Yarsagumba, the gold rush

Yarsagumba  is an exceptional and incredible herb that grows in the pastures above 3,300 meters up to 4000 meters in the Himalayan regions of Nepal, Bhutan, India and Tibet.  The scientific name of this herb is Cordyceps Sinensis.

In Tibetan, ‘Yarsagumba’ literally means summer plant and winter insect. Yarsagumba is an exceptional combination of a yellow caterpillar and a mushroom. Just earlier to the rainy season, spores of the cordyceps fungus infect these Himalayan caterpillars that live on moist grass and hollow soil. After the fungus buries itself in the caterpillar’s body, it works its way out through the insect’s head. The parasite gets the energy from the caterpillar. The fungus parasite gets so much into the body of the caterpillar that it drains all the energy from the insect.  The insect dies. As temperature increases and the snow melts -Yarsagumba emerges and is collected at this time. During monsoon, the Yarsagumba is swept away.

Yarsagumba is also known as the ‘Himalayan Viagra’ or ‘Himalayan Gold’ for its high medicinal and commercial value. Numerous scientific studies and research reveals that it has antibiotic properties. It is used for lung and respiratory infection, pain, sciatica and backache. It also provides vitality and increases physical stamina of the body. According to the Hawaiian health products, it is found effective against tuberculosis as well as in the treatment of leprosy. Another major use of this is in the treatment of leukemia. It energizes lung, kidney and liver; improves memory and purifies blood; and keeps a person physically and mentally sound.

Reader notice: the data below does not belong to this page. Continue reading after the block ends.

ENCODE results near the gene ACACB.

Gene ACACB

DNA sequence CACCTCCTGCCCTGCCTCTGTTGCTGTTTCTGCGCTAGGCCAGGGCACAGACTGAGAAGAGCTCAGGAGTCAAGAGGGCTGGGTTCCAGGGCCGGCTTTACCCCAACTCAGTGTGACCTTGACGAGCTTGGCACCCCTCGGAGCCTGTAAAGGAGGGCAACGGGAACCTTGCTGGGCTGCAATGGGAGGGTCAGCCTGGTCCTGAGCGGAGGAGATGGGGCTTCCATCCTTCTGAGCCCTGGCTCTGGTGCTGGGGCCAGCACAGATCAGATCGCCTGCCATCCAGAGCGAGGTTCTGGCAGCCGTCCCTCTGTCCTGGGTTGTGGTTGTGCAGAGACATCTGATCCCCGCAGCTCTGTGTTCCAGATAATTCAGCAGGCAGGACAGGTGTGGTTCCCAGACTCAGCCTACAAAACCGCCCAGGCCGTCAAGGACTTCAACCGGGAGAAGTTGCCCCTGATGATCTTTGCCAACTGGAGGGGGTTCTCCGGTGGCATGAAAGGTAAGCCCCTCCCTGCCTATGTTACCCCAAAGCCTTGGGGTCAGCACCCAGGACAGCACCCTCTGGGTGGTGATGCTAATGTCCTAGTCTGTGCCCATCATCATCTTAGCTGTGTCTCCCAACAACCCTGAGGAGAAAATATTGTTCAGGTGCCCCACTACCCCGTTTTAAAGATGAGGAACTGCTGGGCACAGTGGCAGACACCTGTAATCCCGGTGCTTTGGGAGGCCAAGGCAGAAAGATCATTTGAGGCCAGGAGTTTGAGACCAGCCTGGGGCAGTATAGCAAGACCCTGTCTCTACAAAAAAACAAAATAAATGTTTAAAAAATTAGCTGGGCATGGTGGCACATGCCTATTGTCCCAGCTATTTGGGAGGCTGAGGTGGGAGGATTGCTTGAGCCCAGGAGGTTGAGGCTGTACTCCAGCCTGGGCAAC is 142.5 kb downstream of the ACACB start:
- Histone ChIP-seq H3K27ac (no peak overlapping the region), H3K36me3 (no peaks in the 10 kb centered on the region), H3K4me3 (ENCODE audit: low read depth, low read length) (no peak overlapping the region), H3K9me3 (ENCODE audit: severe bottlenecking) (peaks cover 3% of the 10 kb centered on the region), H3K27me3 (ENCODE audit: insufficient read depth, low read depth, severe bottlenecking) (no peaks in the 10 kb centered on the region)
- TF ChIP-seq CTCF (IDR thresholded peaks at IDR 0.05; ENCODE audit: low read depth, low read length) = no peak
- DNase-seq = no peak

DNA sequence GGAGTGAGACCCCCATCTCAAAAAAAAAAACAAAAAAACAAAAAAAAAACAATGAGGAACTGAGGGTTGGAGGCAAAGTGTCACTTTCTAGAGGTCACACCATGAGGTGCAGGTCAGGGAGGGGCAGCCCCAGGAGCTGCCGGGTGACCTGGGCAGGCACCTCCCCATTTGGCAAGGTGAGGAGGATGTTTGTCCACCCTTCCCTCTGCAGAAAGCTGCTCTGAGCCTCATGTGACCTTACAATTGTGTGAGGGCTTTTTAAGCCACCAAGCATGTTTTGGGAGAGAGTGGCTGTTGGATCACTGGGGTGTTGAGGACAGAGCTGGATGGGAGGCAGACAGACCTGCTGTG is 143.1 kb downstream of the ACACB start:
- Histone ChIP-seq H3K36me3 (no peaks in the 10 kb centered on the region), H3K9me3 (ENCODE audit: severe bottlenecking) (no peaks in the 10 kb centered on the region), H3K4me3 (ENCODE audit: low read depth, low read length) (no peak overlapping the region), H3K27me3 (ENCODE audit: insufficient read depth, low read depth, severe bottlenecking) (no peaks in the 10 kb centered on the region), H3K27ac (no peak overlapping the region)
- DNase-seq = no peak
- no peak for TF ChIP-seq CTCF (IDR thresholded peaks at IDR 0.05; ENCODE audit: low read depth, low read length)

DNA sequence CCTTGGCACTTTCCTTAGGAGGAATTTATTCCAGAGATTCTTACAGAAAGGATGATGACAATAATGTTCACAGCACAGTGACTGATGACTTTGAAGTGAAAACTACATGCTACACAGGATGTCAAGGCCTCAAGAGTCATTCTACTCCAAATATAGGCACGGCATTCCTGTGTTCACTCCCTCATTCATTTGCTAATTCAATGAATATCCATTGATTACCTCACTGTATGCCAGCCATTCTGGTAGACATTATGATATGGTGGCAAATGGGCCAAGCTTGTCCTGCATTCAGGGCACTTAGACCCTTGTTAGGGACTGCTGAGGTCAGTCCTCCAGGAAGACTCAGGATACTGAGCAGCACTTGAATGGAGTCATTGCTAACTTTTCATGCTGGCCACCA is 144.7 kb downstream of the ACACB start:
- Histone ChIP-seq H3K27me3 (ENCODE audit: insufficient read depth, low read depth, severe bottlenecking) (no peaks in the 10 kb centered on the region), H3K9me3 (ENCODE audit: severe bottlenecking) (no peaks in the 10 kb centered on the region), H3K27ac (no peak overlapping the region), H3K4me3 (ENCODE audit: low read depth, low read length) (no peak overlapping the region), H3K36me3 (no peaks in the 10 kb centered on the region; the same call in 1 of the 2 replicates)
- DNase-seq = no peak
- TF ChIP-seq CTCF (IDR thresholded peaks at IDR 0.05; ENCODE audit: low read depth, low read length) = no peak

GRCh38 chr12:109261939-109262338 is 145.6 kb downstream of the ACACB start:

Every year during May and June, thousands of villagers from remote areas risk their own lives and head for high mountains to collect Yarsagumba. It is estimated that one villager can earn up to Rs. 2,500 a day by collecting Yarsagumba. The amount is beyond the monthly salary of many Nepalese households. Dolpa – a remote district in western Nepal is one of the areas where Yarsagumba is collected. Almost 50% of the annual supply of Yarsagumba comes from Dolpa alone. Here, not only the adults but school goers also take unofficial holidays in search of the gold rush.

Collection of Yarsagumba was illegal until 2001 but following its popularity, the Government lifted the ban. Instead, it imposed a royalty rate of Rs. 20,000 (US  $280) per kilogram. One kilo of Yarsagumba that cost about Rs. 315 in 1992 increased to Rs. 105,000 by the year 2002. But that has not stopped people from buying this mysterious half-caterpillar and half-mushroom.